Dawn Clark, a sensible Leesburg, Va., mother, was startled recently when the one-hit wonder "Party Like a Rock Star" blasted from her cell phone. She certainly hadn't downloaded that ring tone.
Her 11-year-old son did, when he borrowed her phone to keep in touch.
"He had no idea what he had done," said Clark. "But, he had bought it and set it as my ring tone."
Now, Clark can buy a new service from AT&T — Smart Limits for Wireless — that gives parents wide-ranging control over the cell phones used by their children.
The controls can limit when a wireless phone makes and receives calls, restrict text messages and talk time, and set allowances for ring tones and other downloads.
For $4.99 a month, parents can log onto a Web site and allow only a parent's number, or block the number of friends who might be a bad influence, or curtail calls during homework time or school.
"Parents were looking for ways to set and manage limits without taking the phone away," said AT&T spokesman Jeannie Hornung. "It prevents surprises."
Kimberly Brown bought the new service and reversed the surprise on her 11- and 17-year-old boys with the blocker last night.
She had become exasperated with phone bills as high as $500, and texting that went on until 3 a.m. One son had even gone so far as to download a $20 a month "joke of the day" service.
The Atlanta mother instituted a "bedtime restriction" — stopping all incoming and outgoing calls between 10 p.m. and 7 a.m.
The service allows her to designate 15 people who can reach her children in case of an emergency, a list that includes their parents, grandparents and a few family friends.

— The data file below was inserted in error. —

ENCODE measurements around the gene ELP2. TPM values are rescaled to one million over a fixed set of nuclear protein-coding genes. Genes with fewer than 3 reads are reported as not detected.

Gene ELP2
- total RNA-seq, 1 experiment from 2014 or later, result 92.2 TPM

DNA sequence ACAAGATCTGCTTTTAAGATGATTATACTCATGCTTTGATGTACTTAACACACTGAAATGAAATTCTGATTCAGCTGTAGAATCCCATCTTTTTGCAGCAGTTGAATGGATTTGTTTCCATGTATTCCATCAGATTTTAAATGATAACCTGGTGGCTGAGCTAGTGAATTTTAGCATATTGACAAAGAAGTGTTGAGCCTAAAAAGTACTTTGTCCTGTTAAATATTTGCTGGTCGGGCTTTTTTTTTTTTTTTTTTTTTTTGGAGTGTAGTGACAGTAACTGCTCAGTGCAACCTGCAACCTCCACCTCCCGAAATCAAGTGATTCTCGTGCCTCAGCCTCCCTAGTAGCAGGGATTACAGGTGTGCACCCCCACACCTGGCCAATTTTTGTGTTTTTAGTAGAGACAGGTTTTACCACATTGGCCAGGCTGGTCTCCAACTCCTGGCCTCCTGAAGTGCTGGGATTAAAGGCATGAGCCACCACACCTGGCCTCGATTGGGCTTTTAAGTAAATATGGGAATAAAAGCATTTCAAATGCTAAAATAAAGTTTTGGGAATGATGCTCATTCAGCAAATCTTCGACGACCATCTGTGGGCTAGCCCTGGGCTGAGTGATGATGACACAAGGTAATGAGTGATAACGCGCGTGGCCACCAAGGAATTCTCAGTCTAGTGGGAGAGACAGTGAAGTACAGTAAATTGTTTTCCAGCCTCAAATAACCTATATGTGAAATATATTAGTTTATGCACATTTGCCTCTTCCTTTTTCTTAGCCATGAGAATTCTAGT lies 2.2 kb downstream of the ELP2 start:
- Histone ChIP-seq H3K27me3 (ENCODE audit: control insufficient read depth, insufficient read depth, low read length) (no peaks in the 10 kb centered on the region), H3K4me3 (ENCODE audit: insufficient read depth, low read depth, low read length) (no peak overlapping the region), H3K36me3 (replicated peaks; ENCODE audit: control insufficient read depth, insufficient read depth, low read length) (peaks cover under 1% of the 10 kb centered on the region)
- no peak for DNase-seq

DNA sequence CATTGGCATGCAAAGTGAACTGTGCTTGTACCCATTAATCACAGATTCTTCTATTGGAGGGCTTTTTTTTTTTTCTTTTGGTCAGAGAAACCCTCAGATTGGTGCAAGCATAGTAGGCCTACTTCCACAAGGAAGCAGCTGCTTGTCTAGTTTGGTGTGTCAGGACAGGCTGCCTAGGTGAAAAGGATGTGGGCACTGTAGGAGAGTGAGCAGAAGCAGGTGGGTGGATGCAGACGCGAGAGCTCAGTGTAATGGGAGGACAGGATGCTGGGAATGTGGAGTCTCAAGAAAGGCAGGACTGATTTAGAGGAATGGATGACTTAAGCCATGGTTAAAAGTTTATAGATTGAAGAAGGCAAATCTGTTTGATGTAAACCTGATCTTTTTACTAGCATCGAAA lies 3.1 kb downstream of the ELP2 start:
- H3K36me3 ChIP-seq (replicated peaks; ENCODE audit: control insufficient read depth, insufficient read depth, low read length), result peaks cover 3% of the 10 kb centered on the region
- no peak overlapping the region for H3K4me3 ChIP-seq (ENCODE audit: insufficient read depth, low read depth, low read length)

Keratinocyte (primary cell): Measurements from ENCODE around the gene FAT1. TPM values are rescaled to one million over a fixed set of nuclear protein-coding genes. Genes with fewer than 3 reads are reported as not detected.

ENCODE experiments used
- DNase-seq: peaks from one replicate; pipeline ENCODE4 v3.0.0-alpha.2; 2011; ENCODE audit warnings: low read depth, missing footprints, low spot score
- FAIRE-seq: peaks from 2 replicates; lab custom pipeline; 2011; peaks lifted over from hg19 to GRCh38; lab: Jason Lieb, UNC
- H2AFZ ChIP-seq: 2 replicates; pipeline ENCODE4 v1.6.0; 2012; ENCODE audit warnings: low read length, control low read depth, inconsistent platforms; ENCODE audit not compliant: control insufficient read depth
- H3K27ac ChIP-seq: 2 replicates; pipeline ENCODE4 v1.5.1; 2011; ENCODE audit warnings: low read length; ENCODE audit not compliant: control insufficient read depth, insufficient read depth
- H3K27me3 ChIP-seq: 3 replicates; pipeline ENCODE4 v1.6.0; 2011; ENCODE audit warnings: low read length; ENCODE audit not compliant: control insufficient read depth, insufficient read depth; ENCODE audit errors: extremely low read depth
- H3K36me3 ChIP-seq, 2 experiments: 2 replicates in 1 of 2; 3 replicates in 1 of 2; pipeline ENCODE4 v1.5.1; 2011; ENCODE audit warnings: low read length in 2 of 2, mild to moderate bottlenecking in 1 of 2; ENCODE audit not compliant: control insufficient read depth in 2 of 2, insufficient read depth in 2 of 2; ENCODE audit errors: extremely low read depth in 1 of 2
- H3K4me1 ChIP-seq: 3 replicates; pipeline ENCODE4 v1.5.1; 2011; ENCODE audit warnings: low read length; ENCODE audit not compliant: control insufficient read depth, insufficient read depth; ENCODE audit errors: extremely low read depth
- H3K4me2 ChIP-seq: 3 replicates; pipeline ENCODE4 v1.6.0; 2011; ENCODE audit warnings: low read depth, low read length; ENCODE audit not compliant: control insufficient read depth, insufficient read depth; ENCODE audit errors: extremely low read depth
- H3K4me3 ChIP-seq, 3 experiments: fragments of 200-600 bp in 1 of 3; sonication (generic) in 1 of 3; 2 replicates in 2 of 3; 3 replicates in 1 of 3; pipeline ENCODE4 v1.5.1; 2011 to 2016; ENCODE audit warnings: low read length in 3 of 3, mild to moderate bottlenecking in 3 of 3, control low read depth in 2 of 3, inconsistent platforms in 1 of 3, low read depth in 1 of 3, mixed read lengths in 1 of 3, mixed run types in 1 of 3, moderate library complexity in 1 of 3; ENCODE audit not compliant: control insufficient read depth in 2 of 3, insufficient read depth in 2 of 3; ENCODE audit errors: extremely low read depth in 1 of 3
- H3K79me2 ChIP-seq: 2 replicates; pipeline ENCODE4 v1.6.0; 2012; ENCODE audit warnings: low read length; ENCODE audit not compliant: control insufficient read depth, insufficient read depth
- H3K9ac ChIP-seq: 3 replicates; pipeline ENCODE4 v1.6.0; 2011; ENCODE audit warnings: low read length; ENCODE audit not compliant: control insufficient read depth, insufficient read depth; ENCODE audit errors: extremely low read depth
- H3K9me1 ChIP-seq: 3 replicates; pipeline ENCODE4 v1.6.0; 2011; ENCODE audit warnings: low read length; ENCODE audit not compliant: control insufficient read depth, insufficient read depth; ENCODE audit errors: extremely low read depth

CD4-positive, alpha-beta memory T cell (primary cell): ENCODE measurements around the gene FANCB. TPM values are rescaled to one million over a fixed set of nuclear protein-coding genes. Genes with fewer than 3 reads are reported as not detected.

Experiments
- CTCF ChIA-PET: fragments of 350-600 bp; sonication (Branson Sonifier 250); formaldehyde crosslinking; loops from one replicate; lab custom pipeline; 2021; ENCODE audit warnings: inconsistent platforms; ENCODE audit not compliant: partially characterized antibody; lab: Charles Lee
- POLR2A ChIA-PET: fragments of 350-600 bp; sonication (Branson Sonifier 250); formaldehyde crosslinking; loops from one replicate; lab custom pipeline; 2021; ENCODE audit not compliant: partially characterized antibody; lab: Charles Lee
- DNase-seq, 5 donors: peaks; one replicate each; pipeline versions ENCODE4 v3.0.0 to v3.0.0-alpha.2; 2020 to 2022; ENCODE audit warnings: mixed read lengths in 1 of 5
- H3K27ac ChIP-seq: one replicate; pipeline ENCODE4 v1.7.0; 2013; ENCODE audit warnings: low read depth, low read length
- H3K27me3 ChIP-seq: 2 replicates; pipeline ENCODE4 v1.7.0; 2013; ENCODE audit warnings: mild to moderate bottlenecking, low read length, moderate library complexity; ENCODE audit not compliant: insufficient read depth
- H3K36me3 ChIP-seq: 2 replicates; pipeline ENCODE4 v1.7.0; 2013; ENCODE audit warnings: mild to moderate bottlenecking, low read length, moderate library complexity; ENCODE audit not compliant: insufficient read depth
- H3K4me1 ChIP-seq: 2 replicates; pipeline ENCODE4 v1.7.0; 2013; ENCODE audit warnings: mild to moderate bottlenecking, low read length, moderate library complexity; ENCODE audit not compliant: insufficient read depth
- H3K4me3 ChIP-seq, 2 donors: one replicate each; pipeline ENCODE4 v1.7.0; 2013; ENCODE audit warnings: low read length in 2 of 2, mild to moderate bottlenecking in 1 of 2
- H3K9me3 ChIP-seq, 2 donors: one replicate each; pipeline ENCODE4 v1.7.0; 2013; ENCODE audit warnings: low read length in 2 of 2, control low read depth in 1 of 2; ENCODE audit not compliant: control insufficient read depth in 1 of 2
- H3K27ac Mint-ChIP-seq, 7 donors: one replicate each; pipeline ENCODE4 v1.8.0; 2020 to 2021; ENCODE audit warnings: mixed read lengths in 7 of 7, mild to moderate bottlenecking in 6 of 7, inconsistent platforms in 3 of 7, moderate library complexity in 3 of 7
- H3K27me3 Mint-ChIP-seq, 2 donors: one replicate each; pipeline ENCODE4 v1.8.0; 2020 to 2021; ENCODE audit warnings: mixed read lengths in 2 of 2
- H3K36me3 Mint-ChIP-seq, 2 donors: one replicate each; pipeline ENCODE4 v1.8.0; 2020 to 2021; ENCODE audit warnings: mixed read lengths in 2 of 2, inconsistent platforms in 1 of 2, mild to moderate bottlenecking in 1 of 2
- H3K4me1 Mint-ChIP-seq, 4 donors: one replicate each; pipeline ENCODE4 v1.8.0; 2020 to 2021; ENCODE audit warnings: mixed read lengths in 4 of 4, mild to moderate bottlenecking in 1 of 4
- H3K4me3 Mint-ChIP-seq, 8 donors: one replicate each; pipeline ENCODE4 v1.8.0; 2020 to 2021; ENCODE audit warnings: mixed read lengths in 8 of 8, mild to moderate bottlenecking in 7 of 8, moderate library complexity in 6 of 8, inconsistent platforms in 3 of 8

"They don't know yet, and I don't know if I'll tell them," said Brown the day before her sly purchase. "They're my children, and I can say what's good or not good for them. That's my role as a parent."
Rising numbers of cell-phone-using teens have become a key source of growth for the wireless industry, and the latest estimates show that, by the end of the year, 84 percent of the U.S. population will be carrying mobile phones, according to SNL Kagan, a communications research firm.
Cell phones have invaded just about every corner of family life since they arrived in the palms of young children sometime in the 1990s.
Now, every self-respecting junior high schooler carries a sleek device, and even children as young as kindergarten age pressure their parents to buy them their own line.
The Hendricksens of Allentown, N.J., have been fighting the good battle ever since Kiersten and Olivia got their first cell phones in middle school.
"At first, my parents told me I didn't need one, but one day, my Dad took me to the food store and we ended up going to Verizon," said Olivia, now 14. "But, he said it was for safety reasons."
Since then, Olivia uses the phone primarily for texting, but she uses the vibration mode, so her parents can't hear it ring when she is in bed at night.
"Olivia is in her room at 11 at night, talking to friends," said dad Bruce Hendricksen. "The phone in the house never rings at all, anymore, and if there is a problem with her friends, we never know.
"We don't want to control their lives, but with cell phones, you lose something," he said. "She's on the phone constantly. It's challenging."
Olivia was 12 when her father bought her first cell phone — she shared it with her 13-year-old sister.